Thinking of Trying a Low-Carb Diet Plan? 3 Things to Consider

One study shows the diet lowers heart risks, another finds not. What to do.

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I first heard of the Atkins diet back in medical school 12 years ago when one of my classmates abruptly began eating steak without potatoes and hamburgers without the bun. I was skeptical that this odd regimen would work, but his experience and subsequent research has shown that low-carbohydrate diets are as effective as traditional low-calorie, low-fat diets for losing weight.

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A more important question is whether a low-carbohydrate diet, which includes higher amounts of protein and fat than the typical higher-carb diet, is as good for your heart in the long run. Two recent studies published in the journal Annals of Internal Medicine seem to provide conflicting answers. In the first study, researchers randomly assigned 307 overweight adults to a low-carbohydrate or a low-fat diet, in addition to exercise counseling. After 2 years, participants in both groups had lost an average of about 15 pounds, but the low-carbohydrate group had a significantly greater increase in HDL "good" cholesterol.

The second study, though, found that all low-carbohydrate diets aren't created equal. This one followed 100,000 male and female health professionals over a period of 20 years or more to see whether the amount of carbohydrates, fat and protein they ingested had any impact on their health. Participants whose diets were classified as the lowest in carbohydrates were 12 percent more likely to die during the study than those who consumed the highest amount of carbohydrates. But it was the low-carb, meat-loving folks who had the highest risk of death from heart disease and cancer compared to low-carb dieters whose protein sources were mostly vegetables.

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So which study should you believe? Unfortunately, neither provides a definitive answer about whether low-carb diets are good or bad in the long run. Although the first study confirms that low-carb diets lead to weight loss and an increase in HDL cholesterol, that doesn't mean followers of these diets will wind up with less heart disease down the road. Also, participants in the first study had access to trained health counselors who met with them 37 times over two years to make sure that they rigorously adhered to the diet and exercise plan—a valuable resource that most people can't afford. While the second study provides more long-term data on low-carb diets, the researchers couldn't control for every factor that might affect a person's risk of dying such as, for example, exposure to air pollution. Rural folks might be more likely to eat more plant proteins like soybeans, while also having less exposure to air pollution than urban folks who might gravitate towards meat-based meals. So the type of protein people ate may not have been completely responsible for the difference in death risk.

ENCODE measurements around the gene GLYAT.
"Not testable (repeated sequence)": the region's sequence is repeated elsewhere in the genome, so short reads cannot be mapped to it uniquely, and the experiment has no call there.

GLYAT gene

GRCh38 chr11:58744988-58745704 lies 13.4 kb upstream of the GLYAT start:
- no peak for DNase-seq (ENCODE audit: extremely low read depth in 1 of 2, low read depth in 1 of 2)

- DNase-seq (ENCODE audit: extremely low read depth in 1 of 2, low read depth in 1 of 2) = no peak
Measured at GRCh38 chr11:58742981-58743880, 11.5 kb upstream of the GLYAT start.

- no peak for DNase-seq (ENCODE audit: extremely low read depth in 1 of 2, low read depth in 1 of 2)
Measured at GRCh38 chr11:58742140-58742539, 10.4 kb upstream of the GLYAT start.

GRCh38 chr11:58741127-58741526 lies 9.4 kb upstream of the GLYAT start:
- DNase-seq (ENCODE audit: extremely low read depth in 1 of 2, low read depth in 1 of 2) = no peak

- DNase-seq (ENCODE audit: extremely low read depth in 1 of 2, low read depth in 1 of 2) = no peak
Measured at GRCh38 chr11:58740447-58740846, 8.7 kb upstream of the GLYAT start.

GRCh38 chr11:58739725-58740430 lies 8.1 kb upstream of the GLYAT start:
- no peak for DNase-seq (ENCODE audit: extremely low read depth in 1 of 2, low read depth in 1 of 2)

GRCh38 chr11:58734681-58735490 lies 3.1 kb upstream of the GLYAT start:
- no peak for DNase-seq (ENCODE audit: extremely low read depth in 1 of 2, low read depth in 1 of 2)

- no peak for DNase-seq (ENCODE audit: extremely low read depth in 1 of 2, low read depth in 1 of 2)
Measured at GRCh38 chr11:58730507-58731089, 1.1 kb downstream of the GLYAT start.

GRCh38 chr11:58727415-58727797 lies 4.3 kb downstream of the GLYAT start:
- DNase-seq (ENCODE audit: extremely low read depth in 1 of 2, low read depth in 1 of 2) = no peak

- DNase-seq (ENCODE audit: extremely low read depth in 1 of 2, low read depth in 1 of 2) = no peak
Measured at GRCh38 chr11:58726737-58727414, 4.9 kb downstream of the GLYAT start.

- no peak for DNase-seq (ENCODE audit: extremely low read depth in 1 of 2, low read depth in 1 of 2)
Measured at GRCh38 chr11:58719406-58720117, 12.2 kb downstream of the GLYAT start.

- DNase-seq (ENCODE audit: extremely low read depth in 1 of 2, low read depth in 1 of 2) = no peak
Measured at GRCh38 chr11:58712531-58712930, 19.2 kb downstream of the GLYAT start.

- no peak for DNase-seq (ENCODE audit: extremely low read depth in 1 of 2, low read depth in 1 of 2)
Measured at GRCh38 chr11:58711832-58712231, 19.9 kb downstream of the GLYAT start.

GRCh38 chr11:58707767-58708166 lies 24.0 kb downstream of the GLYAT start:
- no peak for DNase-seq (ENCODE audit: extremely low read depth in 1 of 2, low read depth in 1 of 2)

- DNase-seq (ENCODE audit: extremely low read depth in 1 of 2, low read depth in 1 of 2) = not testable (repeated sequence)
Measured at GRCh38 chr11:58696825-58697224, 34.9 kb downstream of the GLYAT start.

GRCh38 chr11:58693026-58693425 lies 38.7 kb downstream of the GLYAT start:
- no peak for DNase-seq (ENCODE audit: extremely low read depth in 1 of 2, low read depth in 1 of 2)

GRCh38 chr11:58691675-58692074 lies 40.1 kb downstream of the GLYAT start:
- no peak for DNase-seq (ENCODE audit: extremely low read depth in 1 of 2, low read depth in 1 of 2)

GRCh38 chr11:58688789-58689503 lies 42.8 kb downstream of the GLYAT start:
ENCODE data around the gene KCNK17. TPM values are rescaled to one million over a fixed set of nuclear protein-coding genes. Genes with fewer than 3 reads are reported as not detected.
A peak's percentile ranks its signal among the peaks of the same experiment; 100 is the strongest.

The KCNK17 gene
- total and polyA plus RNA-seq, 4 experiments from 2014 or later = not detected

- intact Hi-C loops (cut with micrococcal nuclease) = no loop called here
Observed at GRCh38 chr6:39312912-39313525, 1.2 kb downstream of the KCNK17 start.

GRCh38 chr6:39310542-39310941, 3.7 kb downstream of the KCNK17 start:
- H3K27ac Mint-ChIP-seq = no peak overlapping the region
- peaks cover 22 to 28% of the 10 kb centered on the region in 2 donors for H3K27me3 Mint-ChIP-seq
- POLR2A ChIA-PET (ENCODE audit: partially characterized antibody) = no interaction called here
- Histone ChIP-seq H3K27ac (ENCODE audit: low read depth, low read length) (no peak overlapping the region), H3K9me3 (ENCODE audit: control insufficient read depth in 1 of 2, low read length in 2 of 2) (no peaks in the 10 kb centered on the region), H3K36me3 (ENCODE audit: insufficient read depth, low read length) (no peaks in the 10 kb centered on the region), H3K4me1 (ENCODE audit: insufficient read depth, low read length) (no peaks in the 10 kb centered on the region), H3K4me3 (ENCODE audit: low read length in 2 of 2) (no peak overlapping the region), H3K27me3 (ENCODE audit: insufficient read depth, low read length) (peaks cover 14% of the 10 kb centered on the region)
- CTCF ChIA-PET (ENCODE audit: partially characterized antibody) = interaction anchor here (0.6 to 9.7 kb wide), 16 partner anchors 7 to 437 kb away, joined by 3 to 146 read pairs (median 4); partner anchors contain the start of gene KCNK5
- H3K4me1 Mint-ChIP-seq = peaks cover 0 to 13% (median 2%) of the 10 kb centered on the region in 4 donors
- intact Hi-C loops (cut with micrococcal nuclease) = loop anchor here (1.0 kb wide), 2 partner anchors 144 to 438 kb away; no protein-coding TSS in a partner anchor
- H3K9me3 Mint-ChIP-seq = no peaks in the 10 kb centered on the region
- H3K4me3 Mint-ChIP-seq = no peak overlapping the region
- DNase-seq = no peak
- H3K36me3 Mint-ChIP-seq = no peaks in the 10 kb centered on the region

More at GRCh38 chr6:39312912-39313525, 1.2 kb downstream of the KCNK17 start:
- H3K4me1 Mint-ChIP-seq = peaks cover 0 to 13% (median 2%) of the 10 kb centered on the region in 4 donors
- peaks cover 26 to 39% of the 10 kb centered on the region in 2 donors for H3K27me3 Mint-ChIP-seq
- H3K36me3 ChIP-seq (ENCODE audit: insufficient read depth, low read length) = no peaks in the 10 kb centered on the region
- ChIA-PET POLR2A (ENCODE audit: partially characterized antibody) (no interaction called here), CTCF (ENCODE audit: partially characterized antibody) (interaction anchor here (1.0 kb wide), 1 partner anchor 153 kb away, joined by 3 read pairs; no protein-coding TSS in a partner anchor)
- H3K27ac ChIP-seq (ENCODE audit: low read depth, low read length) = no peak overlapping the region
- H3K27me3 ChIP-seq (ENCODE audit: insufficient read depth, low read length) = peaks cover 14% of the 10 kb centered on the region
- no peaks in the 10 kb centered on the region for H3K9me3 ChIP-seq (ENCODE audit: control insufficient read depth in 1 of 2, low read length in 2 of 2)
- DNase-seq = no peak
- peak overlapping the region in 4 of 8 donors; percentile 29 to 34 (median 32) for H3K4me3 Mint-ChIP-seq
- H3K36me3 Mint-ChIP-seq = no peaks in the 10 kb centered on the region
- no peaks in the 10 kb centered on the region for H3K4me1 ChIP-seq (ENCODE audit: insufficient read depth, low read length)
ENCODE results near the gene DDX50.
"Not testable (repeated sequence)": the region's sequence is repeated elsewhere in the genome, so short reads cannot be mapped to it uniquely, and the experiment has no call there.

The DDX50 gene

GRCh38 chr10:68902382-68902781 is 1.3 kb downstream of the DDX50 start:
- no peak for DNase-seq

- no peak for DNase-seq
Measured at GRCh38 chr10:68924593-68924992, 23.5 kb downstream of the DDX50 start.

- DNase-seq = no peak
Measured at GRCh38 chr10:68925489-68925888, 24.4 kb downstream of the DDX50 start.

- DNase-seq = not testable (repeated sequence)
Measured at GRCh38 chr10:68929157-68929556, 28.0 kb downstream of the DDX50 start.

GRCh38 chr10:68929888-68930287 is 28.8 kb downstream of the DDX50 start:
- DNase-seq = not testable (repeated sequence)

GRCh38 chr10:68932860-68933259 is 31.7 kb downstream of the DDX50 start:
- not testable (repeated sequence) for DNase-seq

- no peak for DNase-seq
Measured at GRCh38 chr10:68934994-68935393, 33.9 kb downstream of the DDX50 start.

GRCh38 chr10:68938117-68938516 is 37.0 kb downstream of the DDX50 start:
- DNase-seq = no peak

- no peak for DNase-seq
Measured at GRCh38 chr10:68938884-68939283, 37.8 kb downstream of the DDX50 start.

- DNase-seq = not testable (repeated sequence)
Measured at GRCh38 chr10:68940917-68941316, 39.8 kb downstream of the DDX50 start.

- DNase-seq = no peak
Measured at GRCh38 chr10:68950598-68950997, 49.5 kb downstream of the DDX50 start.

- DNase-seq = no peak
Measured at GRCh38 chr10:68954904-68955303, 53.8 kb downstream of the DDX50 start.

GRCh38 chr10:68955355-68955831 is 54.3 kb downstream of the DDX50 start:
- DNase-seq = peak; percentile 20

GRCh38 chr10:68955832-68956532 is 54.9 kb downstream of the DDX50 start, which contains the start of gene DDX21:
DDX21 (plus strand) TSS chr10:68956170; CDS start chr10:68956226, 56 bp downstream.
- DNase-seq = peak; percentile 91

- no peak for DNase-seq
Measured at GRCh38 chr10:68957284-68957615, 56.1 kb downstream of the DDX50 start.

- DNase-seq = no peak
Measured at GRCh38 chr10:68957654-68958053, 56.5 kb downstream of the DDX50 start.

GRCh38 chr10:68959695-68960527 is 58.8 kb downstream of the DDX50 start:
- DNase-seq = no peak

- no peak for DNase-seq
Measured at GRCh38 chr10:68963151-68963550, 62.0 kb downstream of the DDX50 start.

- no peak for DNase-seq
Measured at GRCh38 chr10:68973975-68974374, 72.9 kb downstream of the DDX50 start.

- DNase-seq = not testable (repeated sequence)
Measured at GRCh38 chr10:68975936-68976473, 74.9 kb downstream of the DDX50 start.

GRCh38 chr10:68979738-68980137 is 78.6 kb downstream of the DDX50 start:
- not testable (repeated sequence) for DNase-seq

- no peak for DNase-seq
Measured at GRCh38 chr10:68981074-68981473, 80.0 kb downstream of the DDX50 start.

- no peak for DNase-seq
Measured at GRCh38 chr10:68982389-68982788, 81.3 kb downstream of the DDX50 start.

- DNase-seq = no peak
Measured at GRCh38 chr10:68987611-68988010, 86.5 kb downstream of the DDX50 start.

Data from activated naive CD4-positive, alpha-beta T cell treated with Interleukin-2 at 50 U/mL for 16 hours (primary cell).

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If you're thinking of trying a high-protein, low-carb diet to lose weight or improve your health, consider the following factors based on the latest research.

1) You have a good chance of losing weight if you follow the diet faithfully, and you will most likely find it easier to stick with than a low-fat diet.

2) In order to keep off any weight you lose, you need to increase your physical activity. Aerobic exercise (walking, jogging, swimming) produces better results for weight maintenance than strength-building exercises (pushups, lifting weights), though a combination of both types may offer additional health benefits, such as prevention of injuries.

3) Although low-carb diets have been shown to improve cholesterol in some people, we don't know if they protect against heart problems in the long run. One thing I do know: If a diet sounds too good to be true, it probably is. In this case, current research is consistent with common sense. Replacing carbs with tofu and steamed vegetables is likely to be better for your health than baby-back ribs and pork loins.